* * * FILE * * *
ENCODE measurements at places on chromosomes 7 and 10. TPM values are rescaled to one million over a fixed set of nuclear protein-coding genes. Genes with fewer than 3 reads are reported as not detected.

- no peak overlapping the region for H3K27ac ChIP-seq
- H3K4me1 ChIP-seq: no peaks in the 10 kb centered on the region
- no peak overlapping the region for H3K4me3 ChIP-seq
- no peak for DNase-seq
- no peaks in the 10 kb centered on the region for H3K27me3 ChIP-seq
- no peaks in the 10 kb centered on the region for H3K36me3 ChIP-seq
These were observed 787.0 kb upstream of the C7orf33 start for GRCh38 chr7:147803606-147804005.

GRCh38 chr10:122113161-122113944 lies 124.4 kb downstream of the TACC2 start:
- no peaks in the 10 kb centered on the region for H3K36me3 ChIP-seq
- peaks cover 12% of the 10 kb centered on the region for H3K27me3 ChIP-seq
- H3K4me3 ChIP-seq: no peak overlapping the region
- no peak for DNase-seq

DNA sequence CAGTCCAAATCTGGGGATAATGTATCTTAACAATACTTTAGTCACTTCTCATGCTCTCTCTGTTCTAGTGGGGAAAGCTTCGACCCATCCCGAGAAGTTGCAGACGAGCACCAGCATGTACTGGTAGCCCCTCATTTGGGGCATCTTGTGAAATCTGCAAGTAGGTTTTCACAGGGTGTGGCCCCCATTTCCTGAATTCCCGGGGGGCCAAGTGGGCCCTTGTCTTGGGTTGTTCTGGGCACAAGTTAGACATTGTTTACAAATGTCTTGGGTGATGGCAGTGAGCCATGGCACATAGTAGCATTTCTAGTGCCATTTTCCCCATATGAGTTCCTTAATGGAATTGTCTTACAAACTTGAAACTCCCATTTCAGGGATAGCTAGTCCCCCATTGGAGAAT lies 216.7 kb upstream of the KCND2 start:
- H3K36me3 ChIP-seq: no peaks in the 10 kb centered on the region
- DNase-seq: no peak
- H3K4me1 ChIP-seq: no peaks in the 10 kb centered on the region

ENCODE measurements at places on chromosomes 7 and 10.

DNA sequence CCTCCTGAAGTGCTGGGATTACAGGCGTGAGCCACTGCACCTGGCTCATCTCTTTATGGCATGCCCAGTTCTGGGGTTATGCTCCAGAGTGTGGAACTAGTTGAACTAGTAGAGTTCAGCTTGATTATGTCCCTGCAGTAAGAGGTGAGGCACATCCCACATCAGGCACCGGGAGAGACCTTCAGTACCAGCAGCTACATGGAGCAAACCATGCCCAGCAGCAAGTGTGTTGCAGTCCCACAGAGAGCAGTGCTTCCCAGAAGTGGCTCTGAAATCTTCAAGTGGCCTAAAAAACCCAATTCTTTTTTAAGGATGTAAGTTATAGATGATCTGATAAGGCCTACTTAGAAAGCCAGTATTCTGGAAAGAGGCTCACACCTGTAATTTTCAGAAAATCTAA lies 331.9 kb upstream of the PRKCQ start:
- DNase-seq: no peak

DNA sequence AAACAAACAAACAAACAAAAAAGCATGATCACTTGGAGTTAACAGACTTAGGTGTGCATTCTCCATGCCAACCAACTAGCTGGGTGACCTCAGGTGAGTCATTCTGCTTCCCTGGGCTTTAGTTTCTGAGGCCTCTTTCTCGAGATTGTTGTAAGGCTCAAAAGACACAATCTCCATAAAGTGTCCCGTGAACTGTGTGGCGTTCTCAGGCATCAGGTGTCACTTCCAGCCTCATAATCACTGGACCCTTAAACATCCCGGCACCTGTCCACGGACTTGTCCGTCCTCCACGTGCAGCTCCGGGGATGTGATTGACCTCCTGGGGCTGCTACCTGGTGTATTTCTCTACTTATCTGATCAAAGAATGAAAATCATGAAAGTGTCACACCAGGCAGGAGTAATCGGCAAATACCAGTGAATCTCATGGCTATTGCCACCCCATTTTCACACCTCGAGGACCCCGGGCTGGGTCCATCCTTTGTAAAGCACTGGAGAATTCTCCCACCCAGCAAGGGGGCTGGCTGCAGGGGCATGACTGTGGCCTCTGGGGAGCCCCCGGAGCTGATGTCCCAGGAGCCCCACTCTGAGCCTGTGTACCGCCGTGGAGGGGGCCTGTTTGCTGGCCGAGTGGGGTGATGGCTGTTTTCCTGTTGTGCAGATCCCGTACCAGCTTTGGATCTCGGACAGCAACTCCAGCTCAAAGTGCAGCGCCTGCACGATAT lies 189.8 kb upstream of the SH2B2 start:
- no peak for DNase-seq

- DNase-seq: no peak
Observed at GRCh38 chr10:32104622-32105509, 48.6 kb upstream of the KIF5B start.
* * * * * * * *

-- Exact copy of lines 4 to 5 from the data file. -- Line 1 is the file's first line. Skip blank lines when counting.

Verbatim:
- no peak overlapping the region for H3K4me3 ChIP-seq
- no peak for DNase-seq